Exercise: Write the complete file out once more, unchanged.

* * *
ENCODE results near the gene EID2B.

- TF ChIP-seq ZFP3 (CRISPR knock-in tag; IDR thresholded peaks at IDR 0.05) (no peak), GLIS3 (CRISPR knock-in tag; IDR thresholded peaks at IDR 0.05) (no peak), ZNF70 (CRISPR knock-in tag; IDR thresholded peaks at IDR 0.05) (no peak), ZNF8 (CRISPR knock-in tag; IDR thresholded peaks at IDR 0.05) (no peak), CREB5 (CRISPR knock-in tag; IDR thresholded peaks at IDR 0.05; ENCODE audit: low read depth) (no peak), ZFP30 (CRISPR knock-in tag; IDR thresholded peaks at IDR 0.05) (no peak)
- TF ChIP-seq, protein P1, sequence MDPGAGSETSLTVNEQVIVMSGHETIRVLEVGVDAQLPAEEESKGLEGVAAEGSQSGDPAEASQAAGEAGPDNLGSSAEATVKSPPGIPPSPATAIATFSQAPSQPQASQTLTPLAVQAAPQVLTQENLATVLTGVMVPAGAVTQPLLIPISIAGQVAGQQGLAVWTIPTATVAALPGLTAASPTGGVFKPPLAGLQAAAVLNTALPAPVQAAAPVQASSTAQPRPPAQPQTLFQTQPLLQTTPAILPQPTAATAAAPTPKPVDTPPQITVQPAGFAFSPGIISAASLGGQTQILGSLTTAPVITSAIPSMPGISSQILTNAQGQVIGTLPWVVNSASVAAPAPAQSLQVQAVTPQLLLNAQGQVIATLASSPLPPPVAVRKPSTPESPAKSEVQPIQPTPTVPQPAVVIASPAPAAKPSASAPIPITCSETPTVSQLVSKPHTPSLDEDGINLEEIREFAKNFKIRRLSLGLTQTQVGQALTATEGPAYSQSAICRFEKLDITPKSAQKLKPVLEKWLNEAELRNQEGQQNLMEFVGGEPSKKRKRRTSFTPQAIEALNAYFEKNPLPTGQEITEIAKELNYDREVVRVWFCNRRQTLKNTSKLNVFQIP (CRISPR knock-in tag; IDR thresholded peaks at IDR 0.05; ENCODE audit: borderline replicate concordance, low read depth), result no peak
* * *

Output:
ENCODE results near the gene EID2B.

- TF ChIP-seq ZFP3 (CRISPR knock-in tag; IDR thresholded peaks at IDR 0.05) (no peak), GLIS3 (CRISPR knock-in tag; IDR thresholded peaks at IDR 0.05) (no peak), ZNF70 (CRISPR knock-in tag; IDR thresholded peaks at IDR 0.05) (no peak), ZNF8 (CRISPR knock-in tag; IDR thresholded peaks at IDR 0.05) (no peak), CREB5 (CRISPR knock-in tag; IDR thresholded peaks at IDR 0.05; ENCODE audit: low read depth) (no peak), ZFP30 (CRISPR knock-in tag; IDR thresholded peaks at IDR 0.05) (no peak)
- TF ChIP-seq, protein P1, sequence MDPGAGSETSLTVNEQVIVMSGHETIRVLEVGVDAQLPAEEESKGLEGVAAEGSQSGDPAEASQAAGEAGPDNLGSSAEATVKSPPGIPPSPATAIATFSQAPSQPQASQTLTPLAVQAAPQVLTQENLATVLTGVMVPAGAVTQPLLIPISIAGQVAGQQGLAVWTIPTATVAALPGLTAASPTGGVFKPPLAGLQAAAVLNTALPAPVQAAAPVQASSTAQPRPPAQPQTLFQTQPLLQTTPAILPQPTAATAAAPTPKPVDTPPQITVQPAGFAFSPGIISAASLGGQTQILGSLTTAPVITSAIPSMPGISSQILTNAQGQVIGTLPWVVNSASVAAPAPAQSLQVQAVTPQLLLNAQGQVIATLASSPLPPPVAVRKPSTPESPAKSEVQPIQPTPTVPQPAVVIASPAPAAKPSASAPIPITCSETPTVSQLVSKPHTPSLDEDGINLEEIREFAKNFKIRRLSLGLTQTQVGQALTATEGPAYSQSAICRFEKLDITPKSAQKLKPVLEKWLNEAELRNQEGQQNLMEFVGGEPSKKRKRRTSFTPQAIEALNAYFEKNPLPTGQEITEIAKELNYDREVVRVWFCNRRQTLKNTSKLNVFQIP (CRISPR knock-in tag; IDR thresholded peaks at IDR 0.05; ENCODE audit: borderline replicate concordance, low read depth), result no peak